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When the mid part of the tongue comes to approach the palate in the articulation of a consonant, this is called palatalization. It is usually caused by a regressive assimilation to a following palatal, i.e. front, vowel. The term can also refer to various consequences of this articulatory change. An interesting account is to be found, of all places, in The Sound Pattern of English, which goes into some detail about the secondary ramifications of this articulatory change, especially in Slavic, due to one of the SPE authors, Halle, being a Slavicist.

In the SPE theory, the palatalization of velars shifts the tongue body forward in the mouth, creating front velar articulations, then these become palato-alveolars, which may then affricate or spirantize. The details of this chain of effects are built into the universal interpretive rules proposed in Chapter 9 of SPE.

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Syllabification refers to a phonological process in which a consonant becomes a vowel, or at least more like a vowel. Languages favor a syllable structure alternating between non-syllabics (consonants) and syllabic sounds (vowels): CVCVCV... Consequently, when a vowel stands next to another vowel, it sometimes becomes more consonant like, and when a consonant does not stand next to a vowel, it sometimes becomes more vowel like, or that is, it syllabifies.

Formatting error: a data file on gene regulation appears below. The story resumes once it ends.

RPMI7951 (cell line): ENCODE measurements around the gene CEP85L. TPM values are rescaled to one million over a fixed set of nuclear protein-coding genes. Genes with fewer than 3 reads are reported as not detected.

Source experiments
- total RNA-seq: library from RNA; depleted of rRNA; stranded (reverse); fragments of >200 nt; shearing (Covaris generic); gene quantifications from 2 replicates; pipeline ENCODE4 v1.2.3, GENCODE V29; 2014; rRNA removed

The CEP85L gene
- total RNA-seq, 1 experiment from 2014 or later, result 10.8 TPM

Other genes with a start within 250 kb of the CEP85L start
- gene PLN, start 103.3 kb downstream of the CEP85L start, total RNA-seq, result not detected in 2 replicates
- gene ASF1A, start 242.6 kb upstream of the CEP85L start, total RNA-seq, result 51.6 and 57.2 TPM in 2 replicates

Due to the changes in syllable structure produced by Indo-European ablaut, syllabification can cause a /v/ next to a vowel in Sanskrit to become /u/ when it is not next to a vowel, for instance. This was noticed and called samprasāraṇa by Indian grammarians. Another famous instance of syllabification is the development of the syllabified nasal in the first syllable of centum "hundred" to /a/ in the satem IE languages.

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  • I'd call this "vocalization"; I don't think I've seen "syllabification" used in this way. That term usually means "the division of a word into syllables".
    – TKR
    Apr 7, 2016 at 17:43
  • @TKR, yes, "syllabification" is used to refer to division into syllables. And "syllabication" also means this. But the syllabified s in "pssst" would probably not be said to be "vocalized".
    – Greg Lee
    Apr 7, 2016 at 17:53
  • Fair enough. I guess we need the OP to clarify which sense of the word they meant.
    – TKR
    Apr 7, 2016 at 18:00
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    @GregLee in my experience the [s] in [ps:t] would be described as syllabic, not syllabified, as it has not changed in any way (contra what you seem to be saying) but is simply being used as the syllable nucleus. Apr 7, 2016 at 23:24
  • @GastonÜmlaut, I don't understand the distinction you make between being "syllabified" and "being used as the syllabic nucleus".
    – Greg Lee
    Apr 7, 2016 at 23:50